1. Pour some liquid food colour (any colour) into the small jar and add hot water to it upto the brim
  2. Cover the top of the jar with cling film. (if you use cellophane paper etc, make sure you tie it with an elastic band)
  3. Make two tiny holes in the cling film by poking with sharpened pencil
  4. Place the small jar into the bigger one
  5. Pour cold water from a jug into the space around the small jar – upto a level much above the small jar
  1. The coloured water (hot) from the smaller jar starts to move upward and mixes with the cold water outside turning it red
  2. it’s fascinating to see the coloured water squirting out (ours moved rather slowly unlike the picture in the book)
  3. The hot water moves outside but the cold water does not get inside the small jar!
Our flop-story:
We couldn’t get the coloured water to rise upward and outside.

It stubbornly stayed within the jar inspite of the water being really hot and inspite of the holes.In the first attempt, we thought our water may have gotten cold. So, we replaced it with hot water. The coloured water would still not move. We suspected the holes are probably smaller. Poked the pencil a little more to enlarge the holes.

But, no success!

The third time around (by this time the water got cold again, so changed it), we tinkered again with the size of the holes. Nothing happened – initially.

science experiment for earth study for kids

Pari poked a little more and the red water started gushing out. Voila! The whole thing looked blood red now!

Pari said – “yay, we did it”!

The pictures in the book look much more exciting. But, tasting ‘some success’ was not any less exciting either.

And, what’s more important is – we did not give up.

Even when we were stuck, I couldn’t help noticing Pari was trying her best to identify the problem and kept suggesting work-around. She was the one who told me – “I hink the holes we’ve made are much bigger than required”.There was conviction in her voice as if she’s stumbled upon the exact issue. We were more like a team of equals rather than me being the adult in charge.

I must tell you – from this ‘flop’experiment, I learned a lot about ‘çollaborating’ with kids and working with them like a team rather than from a position of  – ‘I-know-best’.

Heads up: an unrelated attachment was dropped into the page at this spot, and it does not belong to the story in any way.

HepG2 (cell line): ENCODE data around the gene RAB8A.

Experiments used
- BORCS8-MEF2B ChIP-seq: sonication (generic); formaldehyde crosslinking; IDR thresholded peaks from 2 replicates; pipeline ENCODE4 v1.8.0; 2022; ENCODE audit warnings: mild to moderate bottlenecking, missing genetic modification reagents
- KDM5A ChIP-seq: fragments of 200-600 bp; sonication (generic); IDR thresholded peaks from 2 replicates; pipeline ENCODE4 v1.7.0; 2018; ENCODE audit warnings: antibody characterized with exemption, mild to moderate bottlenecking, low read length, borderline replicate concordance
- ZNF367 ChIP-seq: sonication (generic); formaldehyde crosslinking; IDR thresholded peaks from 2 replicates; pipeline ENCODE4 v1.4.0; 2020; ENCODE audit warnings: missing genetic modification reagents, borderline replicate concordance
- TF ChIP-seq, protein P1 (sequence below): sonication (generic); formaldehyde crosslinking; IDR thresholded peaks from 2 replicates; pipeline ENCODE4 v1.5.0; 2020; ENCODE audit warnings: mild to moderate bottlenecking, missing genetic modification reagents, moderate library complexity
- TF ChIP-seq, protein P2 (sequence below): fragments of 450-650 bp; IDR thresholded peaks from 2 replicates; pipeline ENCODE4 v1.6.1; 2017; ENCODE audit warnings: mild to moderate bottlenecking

What have you learned from your ‘flops’ and ‘fails’ – with the projects that you do with your child/students?

P.S. Check out more science experiments here.

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Comments on this entry are closed.

  • Ann January 21, 2012, 4:14 am

    We have what seems like more than our fair share of failures too… I think it is the nature of design, experimentation, and trying new things. I get disappointed too when thing don’t work and I can’t “use” them. But as you have shown – you can and do “use” them! Failures teach us so much – like you said – we must learn to cope with the disappointment, we learn perseverance, problem solving, optimism, and it all leads to eventual success! Thank you for your honesty, it is comforting!

  • Rashmie January 23, 2012, 5:09 am

    Thank you, my dear, for bringing your input to this subject. Totally agree – failures help us learn perseverance, problem solving and optimism.

    Failures are what teach us to be resilient…

    I LOVE your company :)

  • Mom to 2 Posh Lil Divas January 26, 2012, 6:31 pm

    what a lovely post! We too have many fails, unfinished projects and emotional moments!

    I agree that they are true learning experiences and vital to a child’s understanding of the world. after all, not everything will be easy in life. Not everything will work the first time. Though it is difficult for them at this age, it is also important to allow them time to come to understand this and learn how to properly cope with it as well.

    Well done to both of you! Pari exhibited wonderful problem solving, determination, focus & perseverance! All wonderful traits that will benefit her in life & she is learning them through these wonderful interactions & activities with you.